|European Central Bank President Jean-Claude Trichet talks during session Redesigning Financial Regulation at the World Economic Forum on January 30, 2010 in Davos. AFP photo|
FRANKFURT, Jan 31, 2010 (AFP) - European Central Bank policymakers will confront mounting eurozone financial tensions at a meeting Thursday in the face of a brewing crisis brought on by Greece's spectacular public deficit and debt.
That the ECB's main interest rate will stay unchanged at a record low of one percent is considered a done deal for most, if not all, of 2010, analysts say.
Although headlines are being grabbed by Athens and its deficit of 12.7 percent of gross domestic product and debt of roughly 113 percent of GDP, other eurozone countries have serious problems too.
Italy, whose economy represents a much bigger portion of the 16-nation eurozone, has debt equivalent to 115 percent of output, also nearly twice the accepted eurozone limit of 60 percent.
Portugal's public deficit last year was 9.3 percent of GDP meanwhile, more than three times the eurozone ceiling of 3.0 percent, and Spain has estimated its shortfall at 11.4 percent.
On Friday, the Spanish government unveiled an austerity plan to save 50 billion euros (70 billion dollars) over three years, while Ireland has also drafted a a drastic fiscal programme that includes public sector pay cuts.
Analysts do not expect any country to leave the eurozone, but they are worried about a widening growth gulf between northern and southern European countries.
Investec securities analyst David Page said his firm anticipated "ongoing tensions that are beyond the scope of eurozone monetary policy to address."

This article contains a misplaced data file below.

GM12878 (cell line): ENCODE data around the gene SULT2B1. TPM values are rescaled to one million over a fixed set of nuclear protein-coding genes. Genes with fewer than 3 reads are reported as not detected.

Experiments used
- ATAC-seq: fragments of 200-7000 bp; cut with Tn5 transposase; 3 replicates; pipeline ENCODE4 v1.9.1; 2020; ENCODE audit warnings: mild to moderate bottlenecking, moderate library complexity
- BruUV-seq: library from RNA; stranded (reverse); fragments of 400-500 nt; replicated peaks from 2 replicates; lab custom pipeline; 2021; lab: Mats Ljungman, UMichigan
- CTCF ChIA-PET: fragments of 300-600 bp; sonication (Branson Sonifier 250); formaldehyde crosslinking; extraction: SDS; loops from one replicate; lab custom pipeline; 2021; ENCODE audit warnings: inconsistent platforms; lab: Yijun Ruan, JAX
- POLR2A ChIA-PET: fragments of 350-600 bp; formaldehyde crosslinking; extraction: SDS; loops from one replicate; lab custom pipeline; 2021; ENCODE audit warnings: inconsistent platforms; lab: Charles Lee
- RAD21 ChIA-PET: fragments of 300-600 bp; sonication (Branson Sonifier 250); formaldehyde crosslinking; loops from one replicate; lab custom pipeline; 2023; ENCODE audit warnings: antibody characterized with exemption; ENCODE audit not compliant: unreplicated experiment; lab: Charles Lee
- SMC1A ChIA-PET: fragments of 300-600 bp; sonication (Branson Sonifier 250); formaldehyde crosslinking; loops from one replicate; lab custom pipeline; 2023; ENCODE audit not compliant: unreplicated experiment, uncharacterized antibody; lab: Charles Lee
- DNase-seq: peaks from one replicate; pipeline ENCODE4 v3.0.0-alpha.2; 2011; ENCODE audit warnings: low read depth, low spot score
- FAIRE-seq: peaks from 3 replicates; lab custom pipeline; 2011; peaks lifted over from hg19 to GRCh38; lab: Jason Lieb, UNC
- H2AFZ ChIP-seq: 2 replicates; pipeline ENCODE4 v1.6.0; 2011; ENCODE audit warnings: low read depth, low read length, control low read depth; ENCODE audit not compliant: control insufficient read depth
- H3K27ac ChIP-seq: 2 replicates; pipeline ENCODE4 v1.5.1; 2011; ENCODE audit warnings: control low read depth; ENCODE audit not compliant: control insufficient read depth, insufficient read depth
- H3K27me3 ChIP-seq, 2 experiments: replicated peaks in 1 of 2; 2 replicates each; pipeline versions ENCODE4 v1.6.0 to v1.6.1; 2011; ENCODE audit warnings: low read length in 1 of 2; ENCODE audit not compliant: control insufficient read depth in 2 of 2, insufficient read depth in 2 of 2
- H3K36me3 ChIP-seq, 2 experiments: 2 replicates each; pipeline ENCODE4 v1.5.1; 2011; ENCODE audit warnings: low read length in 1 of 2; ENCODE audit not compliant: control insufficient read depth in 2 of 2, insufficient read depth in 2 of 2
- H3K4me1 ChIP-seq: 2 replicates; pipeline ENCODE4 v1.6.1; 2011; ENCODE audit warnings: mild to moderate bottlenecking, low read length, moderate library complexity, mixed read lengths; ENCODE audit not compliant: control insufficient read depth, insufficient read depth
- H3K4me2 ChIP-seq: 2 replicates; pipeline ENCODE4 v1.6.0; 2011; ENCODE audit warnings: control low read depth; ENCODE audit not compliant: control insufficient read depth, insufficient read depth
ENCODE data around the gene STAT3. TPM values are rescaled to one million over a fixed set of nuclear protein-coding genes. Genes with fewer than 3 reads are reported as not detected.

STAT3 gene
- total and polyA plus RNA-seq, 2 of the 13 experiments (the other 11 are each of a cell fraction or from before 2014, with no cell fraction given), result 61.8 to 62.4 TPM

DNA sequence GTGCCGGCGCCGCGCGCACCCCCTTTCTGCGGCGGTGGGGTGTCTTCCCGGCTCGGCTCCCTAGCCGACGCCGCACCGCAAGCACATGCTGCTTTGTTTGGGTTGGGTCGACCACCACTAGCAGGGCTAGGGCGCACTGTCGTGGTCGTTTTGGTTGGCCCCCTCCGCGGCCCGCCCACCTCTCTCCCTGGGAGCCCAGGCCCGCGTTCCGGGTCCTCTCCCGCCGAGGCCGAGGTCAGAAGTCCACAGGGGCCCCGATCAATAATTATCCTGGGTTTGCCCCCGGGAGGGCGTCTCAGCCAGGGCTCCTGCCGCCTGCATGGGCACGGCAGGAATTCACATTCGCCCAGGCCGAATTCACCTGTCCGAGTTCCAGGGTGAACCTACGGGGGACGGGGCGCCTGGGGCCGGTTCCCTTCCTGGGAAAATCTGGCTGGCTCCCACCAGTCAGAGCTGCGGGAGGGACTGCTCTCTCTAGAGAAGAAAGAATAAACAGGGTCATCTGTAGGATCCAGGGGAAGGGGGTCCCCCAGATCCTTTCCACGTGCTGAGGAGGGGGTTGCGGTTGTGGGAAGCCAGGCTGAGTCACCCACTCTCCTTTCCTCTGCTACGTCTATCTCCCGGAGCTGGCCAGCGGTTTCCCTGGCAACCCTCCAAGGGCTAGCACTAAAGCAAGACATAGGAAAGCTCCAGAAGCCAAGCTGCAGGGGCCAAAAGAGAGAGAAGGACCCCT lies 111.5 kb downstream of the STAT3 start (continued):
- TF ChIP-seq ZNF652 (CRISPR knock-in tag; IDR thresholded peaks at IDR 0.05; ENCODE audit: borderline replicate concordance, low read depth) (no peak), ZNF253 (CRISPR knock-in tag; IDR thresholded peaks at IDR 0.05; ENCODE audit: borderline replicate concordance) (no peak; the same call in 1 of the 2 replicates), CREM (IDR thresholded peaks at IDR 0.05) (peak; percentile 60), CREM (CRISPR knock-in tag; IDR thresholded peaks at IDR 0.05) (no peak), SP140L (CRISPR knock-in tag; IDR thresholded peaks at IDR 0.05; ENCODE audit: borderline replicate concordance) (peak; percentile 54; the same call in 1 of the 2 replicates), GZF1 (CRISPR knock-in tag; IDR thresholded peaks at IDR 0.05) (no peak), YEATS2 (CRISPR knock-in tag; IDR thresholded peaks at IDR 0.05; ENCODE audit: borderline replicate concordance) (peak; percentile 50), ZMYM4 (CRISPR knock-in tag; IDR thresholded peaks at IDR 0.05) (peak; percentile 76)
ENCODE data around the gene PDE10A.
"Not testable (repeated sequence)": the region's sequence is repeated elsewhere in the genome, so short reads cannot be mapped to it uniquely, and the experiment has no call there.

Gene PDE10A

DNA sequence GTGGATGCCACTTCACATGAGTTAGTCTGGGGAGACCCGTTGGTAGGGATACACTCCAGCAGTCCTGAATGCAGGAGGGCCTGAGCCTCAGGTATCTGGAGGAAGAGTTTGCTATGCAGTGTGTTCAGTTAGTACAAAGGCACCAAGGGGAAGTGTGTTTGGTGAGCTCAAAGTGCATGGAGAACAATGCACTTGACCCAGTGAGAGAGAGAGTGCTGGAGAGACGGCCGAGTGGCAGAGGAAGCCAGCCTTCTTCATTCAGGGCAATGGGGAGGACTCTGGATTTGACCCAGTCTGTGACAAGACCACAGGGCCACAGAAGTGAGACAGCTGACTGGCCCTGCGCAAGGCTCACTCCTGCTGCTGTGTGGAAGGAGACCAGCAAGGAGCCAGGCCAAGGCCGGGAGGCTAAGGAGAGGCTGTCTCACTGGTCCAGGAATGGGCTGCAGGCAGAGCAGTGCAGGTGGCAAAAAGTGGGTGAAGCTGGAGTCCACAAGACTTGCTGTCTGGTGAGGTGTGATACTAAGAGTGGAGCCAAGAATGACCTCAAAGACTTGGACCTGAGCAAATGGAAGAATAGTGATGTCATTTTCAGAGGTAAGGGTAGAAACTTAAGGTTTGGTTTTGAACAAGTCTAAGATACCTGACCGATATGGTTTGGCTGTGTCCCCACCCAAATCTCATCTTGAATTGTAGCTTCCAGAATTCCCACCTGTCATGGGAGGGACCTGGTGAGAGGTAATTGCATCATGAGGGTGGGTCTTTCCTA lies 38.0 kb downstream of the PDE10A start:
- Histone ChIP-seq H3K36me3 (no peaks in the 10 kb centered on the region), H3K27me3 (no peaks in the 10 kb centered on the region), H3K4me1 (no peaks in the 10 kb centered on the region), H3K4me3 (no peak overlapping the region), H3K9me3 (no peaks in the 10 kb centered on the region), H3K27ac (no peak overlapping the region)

Support for Greece is reportedly under consideration, but the German foreign ministry has said that "Greece has the duty to live up to its responsibility for the eurozone's stability by its own means."
French Finance Minister Christine Lagarde told CNBC television at the World Economic Forum in Davos, Switzerland however that "Greece is not alone."
EU rules prohibit direct bail-outs but eurozone neighbours could extend bilateral loans to see Athens through its crisis, though that might undermine the credibility of criteria that underpin the single currency.
The euro has fallen as a result of the crisis, and hit a six-month low on Friday of 1.3913 dollars in London trading.
Indicators of eurozone economic health send contrasting signals meanwhile.
Overall economic confidence rose for a 10th month running in January, the European Commission said, but consumer confidence was just slightly better, because companies do not plan to start hiring in the near future and government spending has left populations wondering when they will have to pay the bill.
"Deteriorated labour market conditions combined with fiscal consolidation will probably weigh on private consumption," Deutsche Bank economist Gilles Moec said.
One in 10 workers across the eurozone is unemployed, EU data shows, while the rate in Spain is nearly one in five.
Partly as a result, inflation remains at a relatively tame 1.0 percent, even though the Greek crisis has caused the euro to fall against the dollar, raising the cost of imported commodities and energy.
Elsewhere, the ECB's latest bank lending survey determined that credit to households had improved but businesses faced tough conditions that could harbour "some tentatively unpleasant developments in the remainder of 2010," Moec said.
"Supply side constraints could kick in exactly at the time when the funding needs of the corporate sector start to rise" while banks fret about possible loan defaults, he explained.
In London, the Bank of England will also meet this week to mull changes to interest rates and exceptional measures taken to spur growth, with economists forecasting no change to the record low rate level of 0.50 percent.